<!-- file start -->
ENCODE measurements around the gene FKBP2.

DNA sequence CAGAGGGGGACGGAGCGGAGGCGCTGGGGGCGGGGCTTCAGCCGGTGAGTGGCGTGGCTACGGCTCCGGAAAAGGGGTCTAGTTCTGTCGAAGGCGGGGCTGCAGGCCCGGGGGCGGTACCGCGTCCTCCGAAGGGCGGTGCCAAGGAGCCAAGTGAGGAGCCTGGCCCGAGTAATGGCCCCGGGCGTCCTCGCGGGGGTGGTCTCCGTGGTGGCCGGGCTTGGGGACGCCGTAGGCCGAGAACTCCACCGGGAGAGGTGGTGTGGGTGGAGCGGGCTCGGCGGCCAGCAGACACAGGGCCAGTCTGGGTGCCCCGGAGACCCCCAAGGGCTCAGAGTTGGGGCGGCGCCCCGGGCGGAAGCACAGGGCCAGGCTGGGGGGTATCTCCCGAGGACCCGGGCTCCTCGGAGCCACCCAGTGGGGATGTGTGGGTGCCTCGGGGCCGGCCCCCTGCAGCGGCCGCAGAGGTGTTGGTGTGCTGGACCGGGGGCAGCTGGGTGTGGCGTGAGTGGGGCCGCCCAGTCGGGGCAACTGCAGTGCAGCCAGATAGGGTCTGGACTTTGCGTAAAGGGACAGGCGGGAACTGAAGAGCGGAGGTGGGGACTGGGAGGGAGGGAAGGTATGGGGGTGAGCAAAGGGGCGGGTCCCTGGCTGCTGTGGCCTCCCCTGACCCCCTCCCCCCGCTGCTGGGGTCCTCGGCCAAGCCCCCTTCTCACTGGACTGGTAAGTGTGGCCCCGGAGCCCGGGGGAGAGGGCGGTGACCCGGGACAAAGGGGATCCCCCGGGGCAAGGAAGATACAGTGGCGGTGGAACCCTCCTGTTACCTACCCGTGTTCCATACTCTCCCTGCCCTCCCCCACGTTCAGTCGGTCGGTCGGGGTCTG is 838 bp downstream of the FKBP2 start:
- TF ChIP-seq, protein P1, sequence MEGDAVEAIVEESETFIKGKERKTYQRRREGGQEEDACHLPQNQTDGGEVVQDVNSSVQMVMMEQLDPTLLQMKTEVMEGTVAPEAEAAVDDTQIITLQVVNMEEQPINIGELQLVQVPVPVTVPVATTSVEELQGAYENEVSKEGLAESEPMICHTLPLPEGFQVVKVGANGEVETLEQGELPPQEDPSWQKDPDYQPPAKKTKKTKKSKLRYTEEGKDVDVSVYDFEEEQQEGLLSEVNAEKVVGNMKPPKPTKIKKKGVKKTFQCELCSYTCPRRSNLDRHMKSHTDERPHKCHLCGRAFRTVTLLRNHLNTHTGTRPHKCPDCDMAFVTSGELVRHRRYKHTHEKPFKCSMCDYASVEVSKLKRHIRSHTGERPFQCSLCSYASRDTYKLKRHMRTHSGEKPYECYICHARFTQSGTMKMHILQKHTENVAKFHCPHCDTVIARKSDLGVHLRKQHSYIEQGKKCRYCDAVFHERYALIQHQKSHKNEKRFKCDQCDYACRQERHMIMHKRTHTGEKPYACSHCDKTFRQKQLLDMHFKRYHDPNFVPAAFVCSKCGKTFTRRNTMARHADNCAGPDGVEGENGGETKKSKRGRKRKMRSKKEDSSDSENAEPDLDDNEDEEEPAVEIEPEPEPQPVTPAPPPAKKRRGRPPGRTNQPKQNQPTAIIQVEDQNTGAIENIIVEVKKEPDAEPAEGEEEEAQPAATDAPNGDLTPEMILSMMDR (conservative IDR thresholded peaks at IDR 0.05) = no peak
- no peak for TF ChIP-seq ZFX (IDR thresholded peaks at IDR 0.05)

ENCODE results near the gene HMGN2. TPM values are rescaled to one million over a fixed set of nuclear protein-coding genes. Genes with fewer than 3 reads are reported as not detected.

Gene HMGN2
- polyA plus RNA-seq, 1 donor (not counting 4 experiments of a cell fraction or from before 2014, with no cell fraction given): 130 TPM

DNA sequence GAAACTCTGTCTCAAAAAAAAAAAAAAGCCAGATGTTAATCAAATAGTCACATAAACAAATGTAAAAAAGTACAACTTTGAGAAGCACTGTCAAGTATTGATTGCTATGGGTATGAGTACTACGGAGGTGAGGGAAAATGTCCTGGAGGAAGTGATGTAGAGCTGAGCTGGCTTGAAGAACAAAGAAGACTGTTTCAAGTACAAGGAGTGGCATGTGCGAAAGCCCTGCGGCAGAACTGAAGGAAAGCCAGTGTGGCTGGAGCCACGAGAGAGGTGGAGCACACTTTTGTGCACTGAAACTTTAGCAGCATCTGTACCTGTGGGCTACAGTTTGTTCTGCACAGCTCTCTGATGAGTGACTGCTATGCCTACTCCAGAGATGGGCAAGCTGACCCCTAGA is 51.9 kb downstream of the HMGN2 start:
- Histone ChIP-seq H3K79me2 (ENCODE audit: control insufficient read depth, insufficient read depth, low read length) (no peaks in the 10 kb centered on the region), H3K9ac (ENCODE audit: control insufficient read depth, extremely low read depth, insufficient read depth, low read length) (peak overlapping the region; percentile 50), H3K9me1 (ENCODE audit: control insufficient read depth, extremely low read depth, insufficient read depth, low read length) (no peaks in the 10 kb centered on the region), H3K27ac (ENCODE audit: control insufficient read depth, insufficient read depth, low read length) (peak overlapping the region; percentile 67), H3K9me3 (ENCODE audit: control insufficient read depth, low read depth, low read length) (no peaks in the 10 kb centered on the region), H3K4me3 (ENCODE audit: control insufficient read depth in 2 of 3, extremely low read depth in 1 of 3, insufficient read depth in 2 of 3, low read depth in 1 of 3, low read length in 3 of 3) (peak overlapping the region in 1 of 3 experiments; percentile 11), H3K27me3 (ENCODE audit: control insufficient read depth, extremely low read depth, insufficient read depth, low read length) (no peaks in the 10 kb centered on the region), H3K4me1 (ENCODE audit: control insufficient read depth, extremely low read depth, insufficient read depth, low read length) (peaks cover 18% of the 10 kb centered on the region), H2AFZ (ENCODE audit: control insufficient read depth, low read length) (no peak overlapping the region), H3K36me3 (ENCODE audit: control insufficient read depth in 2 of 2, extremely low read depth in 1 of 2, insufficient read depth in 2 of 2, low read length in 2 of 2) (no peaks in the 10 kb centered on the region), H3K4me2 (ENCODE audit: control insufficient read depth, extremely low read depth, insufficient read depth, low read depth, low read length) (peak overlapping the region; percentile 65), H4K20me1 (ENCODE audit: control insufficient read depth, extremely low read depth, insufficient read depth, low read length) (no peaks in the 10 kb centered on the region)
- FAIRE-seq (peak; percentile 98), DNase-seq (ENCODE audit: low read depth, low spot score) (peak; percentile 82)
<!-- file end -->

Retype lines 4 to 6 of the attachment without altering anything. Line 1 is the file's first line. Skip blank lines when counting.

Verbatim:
- no peak for TF ChIP-seq ZFX (IDR thresholded peaks at IDR 0.05)

ENCODE results near the gene HMGN2. TPM values are rescaled to one million over a fixed set of nuclear protein-coding genes. Genes with fewer than 3 reads are reported as not detected.

Gene HMGN2